It’s exciting to have a TV show that’s going to focus exclusively on mental illness. But it’s even more exciting that the boundaries between creativity and mind “disorders” are being explored – and not only as a dangerous symptom, but as an exciting and enjoyable “high” and integral part of the protagonist’s personality.
When she goes off the meds a second time (probably to sabotage her new marriage and show him what she’s really like during mania) she sympathizes with her patients.
Earlier, a young man with a brain tumor asks if the operation is necessary, and if he’ll still be able to draw afterwards. She says, “Without the operation, it will grow, so will the pain, and you’ll die in agony. There’s no choice here.”
Once off her meds, after finding they’ve “cured” the woman who imagines a little elf-friend, she realizes the woman is lonely and decides to reverse the treatment.
“How did taking away her hallucinations help her? Why does everyone assume normal is a good thing? Her brain created exactly what she needed – a companion, and I like an idiot fixed her by taking away her only friend.
High again, she catches the gorgeous, sexually predative new neurosurgeon stealing modafinil before surgery (because it gives “laser focus”) and jumps his bones.
Then she goes and attacks her fiancé and throws the wedding ring back at him. She alienates her family and her daughter (who’s being raised by her brother and his wife). She ends up alone, on a beach, contemplating suicide and calls her psychologist again.
Give me a reason to go on living.
“Your work” comes the answer. And “People love you.”
“Not for who I really am,” she says.
“The best part of you is who you really are. The rest is a disease.”
The episode concludes with a balance of sorts… she saves the boy’s life, and he’s back to normal once the tumor is removed. But she lets the other woman continue hallucinating her little friend and sends them off together to the crazy house.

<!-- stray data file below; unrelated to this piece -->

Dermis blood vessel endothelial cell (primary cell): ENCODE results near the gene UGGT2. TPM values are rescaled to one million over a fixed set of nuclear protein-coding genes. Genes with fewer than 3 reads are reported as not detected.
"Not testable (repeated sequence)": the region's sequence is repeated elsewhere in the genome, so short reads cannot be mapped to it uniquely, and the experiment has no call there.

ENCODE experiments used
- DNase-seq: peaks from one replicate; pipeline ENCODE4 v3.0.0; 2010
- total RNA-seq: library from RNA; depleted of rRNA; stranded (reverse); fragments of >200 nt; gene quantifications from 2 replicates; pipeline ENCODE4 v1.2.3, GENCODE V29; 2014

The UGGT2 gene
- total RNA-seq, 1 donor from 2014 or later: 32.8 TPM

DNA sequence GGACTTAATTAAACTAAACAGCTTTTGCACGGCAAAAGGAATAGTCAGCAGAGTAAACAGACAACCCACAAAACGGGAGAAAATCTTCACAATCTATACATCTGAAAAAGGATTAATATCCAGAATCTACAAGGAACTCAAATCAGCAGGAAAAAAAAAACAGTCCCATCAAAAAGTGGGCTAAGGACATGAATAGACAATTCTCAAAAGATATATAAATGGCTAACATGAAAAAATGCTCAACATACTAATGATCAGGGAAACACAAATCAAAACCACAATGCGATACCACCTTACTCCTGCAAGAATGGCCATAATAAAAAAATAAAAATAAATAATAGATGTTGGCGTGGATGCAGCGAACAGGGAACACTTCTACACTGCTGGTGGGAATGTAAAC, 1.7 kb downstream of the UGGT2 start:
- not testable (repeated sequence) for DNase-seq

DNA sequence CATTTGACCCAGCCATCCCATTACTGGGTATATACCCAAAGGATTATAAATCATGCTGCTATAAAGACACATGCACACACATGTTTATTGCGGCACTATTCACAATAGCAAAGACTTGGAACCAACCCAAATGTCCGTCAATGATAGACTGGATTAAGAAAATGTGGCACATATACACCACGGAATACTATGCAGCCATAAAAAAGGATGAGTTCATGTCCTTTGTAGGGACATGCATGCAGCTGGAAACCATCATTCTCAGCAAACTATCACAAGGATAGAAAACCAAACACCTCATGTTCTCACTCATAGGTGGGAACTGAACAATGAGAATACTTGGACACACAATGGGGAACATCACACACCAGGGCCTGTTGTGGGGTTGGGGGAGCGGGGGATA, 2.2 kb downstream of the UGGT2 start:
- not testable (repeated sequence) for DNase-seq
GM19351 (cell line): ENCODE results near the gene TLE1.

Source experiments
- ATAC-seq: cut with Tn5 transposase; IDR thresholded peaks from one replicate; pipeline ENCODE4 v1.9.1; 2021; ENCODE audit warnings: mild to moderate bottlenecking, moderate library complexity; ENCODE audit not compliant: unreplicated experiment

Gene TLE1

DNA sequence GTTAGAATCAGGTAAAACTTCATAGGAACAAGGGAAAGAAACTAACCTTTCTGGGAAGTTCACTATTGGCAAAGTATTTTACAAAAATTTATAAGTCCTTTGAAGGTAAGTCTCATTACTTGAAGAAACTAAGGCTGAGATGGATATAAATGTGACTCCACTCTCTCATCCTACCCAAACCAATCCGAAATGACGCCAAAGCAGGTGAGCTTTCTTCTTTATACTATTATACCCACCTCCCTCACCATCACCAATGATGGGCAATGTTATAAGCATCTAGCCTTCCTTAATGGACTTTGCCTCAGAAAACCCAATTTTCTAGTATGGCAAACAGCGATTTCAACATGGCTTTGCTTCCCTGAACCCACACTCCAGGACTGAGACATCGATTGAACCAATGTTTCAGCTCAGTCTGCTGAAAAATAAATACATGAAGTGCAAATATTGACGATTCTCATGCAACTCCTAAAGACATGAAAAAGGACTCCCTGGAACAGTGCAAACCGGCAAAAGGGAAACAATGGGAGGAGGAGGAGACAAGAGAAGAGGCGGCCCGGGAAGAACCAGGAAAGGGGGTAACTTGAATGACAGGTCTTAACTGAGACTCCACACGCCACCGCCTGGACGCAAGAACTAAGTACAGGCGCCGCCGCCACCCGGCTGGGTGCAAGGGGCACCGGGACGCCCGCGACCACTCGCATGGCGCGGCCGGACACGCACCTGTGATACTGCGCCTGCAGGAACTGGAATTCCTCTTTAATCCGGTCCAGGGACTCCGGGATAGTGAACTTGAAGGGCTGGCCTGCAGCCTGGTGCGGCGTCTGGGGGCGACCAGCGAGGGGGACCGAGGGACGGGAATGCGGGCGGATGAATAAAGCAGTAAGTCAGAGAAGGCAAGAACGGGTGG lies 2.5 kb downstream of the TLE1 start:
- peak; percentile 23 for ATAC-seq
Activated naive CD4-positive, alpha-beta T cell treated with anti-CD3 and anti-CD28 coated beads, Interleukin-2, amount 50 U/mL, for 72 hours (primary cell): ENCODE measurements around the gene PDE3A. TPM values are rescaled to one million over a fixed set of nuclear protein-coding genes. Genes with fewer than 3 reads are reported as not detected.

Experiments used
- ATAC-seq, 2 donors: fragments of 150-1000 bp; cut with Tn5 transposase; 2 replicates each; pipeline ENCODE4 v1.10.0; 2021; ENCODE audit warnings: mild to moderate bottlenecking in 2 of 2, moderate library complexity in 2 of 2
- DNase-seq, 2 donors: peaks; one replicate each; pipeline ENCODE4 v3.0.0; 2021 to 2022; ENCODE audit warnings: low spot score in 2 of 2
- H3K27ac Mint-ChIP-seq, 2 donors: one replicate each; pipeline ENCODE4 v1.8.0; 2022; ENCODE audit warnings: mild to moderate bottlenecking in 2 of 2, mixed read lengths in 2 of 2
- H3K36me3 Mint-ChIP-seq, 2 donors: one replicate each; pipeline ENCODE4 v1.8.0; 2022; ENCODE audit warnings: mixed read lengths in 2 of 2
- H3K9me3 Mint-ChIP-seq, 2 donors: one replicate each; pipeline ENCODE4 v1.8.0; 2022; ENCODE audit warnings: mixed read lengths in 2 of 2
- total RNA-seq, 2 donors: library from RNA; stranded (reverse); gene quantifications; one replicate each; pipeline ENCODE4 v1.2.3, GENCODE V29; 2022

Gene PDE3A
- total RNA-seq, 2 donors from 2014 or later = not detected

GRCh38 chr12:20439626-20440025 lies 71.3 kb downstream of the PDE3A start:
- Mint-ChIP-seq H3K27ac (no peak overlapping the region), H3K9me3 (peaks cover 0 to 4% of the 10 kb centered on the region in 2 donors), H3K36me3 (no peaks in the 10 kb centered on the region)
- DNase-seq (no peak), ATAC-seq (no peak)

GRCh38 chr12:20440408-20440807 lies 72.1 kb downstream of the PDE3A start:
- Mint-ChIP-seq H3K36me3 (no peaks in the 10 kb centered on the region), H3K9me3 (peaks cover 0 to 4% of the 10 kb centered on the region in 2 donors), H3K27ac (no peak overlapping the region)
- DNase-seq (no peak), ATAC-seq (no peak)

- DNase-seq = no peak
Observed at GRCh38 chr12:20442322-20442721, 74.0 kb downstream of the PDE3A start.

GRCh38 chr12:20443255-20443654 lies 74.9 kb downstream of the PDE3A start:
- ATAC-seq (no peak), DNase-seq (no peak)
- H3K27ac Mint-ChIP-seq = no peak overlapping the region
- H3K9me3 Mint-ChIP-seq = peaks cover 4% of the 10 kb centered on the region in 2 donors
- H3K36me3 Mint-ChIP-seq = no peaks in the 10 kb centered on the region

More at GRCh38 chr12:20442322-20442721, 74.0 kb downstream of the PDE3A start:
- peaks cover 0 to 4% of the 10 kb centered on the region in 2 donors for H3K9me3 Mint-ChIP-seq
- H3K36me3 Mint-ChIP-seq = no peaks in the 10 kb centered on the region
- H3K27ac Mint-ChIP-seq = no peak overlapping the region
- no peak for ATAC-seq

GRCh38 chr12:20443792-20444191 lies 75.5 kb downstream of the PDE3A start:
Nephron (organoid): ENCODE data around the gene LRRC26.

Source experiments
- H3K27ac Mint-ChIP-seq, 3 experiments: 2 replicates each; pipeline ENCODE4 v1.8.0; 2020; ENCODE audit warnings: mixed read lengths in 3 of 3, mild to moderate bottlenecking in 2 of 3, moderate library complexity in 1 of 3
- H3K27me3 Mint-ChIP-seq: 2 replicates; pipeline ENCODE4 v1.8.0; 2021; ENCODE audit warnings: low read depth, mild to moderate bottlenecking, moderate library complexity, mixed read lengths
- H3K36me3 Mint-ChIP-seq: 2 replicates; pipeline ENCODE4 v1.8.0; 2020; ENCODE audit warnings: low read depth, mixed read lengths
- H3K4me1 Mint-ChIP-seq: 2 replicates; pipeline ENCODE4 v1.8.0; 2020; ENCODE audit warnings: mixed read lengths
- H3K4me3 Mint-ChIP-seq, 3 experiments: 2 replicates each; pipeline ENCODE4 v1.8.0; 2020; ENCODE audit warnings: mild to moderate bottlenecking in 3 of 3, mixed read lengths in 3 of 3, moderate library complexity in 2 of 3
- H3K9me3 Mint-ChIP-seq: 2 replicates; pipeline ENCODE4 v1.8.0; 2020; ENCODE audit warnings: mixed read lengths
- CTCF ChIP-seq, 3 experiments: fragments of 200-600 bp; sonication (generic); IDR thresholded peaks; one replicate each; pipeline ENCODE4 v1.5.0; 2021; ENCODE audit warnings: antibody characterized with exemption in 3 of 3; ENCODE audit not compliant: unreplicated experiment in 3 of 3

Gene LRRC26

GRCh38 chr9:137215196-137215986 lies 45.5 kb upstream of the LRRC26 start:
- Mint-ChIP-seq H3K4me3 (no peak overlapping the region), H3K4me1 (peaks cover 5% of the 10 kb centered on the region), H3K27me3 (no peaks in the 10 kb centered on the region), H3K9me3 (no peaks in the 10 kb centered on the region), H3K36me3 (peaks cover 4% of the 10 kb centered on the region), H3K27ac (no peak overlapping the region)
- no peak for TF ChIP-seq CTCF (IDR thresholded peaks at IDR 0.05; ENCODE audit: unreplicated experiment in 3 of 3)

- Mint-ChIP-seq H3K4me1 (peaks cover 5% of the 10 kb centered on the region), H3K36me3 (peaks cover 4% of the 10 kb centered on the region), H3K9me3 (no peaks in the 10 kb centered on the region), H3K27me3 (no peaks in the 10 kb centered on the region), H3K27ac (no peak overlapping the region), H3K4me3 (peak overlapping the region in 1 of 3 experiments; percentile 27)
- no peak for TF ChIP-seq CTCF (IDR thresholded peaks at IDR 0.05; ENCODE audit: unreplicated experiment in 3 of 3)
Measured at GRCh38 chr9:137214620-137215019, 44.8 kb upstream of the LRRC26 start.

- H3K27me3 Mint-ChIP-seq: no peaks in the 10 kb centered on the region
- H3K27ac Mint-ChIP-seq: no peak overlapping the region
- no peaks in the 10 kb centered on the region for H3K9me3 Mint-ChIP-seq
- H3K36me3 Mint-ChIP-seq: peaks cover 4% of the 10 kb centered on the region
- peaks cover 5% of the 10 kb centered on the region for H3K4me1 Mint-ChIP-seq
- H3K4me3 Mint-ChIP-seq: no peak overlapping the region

Her fiancé even forgives her (as we knew he would) although his motives are suspect: he says, “What you did to me that night? I liked it. I want to do it again.” Which means, he liked the crazy, violent sex and wants more of it; so she may need to go off her meds to please him.
Not a healthy relationship, but good for TV drama.
The best part of you?
If the best part of us is who we really are, and everything else a disease, we should focus on increasing the best parts of us, no matter how. Socially anxious? Take Vicodin or Propranolol. Anxiety disorder? Try an SSRI. Lazy? Modafinil is great to overcome procrastination. If you want manic genius, Ritalin comes close, or HuperzineA for me.
Experiment and find what works for you. Take care not to repeatedly destroy everything around you. Stay away from things that trigger depression or suicidal tendencies. Don’t wreck your body and health. But beyond that – be as productive and creative as you goddamn can be.
Update (Episode 2)
Perhaps my conclusion was hasty: in Episode 2, she wants to solve her problems with more meds.
Meds to help her stabilize, to help her sleep.
Her doctor wants her to make behavioral changes instead. Stop drinking coffee. More aerobic exercise. “I want you to make better choices.”
That said, coffee and exercise both trigger specific brain chemicals in predictable ways. They may be safer and healthier than the harder stuff, but they’re basically different paths to the same outcome: bio-hacking.
Meds are for lazy people, but if you’re lazy and can’t make behavioral choices, meds are better than living a boring, meaningless life.
I’m a philosophy dropout with a PhD in Literature. I covet a cabin full of cats, where I can write fantasy novels to pay for my cake addiction. Sometimes I live in castles.